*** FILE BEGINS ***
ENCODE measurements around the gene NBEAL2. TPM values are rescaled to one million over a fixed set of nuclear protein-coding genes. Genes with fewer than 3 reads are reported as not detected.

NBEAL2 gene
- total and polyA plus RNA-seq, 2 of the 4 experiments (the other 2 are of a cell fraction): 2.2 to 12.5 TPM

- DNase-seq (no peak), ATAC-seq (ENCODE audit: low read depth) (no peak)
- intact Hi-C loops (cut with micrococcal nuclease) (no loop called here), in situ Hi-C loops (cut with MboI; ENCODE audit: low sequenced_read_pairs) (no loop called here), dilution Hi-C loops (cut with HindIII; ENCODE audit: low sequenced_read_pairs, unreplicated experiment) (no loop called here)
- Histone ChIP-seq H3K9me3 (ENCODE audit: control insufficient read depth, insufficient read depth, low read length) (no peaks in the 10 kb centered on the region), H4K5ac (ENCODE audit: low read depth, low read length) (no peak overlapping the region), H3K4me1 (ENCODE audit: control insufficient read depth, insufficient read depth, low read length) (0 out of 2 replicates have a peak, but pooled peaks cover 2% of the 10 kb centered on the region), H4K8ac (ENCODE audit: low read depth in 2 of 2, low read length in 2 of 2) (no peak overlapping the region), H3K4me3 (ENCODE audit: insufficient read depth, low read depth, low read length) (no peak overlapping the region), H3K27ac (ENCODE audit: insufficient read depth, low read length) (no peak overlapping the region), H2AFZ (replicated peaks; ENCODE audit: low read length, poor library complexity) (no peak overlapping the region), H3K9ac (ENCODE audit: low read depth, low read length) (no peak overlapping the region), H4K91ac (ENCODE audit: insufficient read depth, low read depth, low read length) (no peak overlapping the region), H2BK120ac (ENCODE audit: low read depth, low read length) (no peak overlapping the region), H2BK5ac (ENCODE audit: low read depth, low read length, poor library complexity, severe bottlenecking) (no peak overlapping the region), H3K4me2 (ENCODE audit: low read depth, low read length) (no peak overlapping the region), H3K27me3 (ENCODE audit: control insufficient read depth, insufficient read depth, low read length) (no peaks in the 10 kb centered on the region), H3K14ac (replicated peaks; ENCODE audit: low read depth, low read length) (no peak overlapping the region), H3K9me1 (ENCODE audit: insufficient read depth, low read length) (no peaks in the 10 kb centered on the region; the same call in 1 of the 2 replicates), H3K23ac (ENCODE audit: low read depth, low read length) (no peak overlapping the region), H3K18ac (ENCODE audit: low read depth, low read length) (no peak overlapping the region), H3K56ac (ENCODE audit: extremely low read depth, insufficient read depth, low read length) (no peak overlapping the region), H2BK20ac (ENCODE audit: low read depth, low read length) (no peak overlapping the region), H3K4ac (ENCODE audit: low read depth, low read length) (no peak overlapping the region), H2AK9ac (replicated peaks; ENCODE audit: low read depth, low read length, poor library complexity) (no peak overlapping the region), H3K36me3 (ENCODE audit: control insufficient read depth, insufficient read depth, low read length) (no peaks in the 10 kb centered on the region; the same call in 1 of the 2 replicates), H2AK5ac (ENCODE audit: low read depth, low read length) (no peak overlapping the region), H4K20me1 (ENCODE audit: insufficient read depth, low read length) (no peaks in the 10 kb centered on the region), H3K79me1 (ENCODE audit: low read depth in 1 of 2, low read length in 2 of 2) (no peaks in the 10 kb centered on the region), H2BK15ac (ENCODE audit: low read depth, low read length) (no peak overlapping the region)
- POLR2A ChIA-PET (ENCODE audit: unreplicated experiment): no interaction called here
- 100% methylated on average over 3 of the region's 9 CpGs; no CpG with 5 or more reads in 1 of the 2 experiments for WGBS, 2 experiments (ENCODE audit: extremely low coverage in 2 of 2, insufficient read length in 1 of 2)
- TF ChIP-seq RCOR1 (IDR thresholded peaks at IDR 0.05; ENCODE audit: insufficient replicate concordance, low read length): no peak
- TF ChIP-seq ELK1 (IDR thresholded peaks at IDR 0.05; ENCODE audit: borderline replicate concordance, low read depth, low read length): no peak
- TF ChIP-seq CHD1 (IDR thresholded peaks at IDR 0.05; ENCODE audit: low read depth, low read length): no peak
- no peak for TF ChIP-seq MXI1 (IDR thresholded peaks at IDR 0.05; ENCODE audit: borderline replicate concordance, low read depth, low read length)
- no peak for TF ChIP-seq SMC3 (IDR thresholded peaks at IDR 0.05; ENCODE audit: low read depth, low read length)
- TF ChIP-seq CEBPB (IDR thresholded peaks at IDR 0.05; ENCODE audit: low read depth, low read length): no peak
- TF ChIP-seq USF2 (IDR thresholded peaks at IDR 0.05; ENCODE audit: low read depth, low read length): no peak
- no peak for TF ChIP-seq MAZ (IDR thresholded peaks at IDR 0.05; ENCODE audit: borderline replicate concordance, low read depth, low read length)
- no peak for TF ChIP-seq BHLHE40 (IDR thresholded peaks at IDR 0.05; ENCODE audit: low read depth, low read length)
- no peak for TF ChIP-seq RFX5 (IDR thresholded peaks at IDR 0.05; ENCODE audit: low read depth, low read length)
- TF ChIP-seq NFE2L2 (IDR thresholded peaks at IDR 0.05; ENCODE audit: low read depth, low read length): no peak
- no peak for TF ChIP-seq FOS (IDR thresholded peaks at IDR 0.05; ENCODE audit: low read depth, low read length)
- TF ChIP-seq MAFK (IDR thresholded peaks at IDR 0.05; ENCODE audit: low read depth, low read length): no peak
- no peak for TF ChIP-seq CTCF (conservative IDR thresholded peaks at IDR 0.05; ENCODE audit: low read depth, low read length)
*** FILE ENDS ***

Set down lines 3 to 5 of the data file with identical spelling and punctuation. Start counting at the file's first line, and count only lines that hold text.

- total and polyA plus RNA-seq, 2 of the 4 experiments (the other 2 are of a cell fraction): 2.2 to 12.5 TPM

- DNase-seq (no peak), ATAC-seq (ENCODE audit: low read depth) (no peak)
- intact Hi-C loops (cut with micrococcal nuclease) (no loop called here), in situ Hi-C loops (cut with MboI; ENCODE audit: low sequenced_read_pairs) (no loop called here), dilution Hi-C loops (cut with HindIII; ENCODE audit: low sequenced_read_pairs, unreplicated experiment) (no loop called here)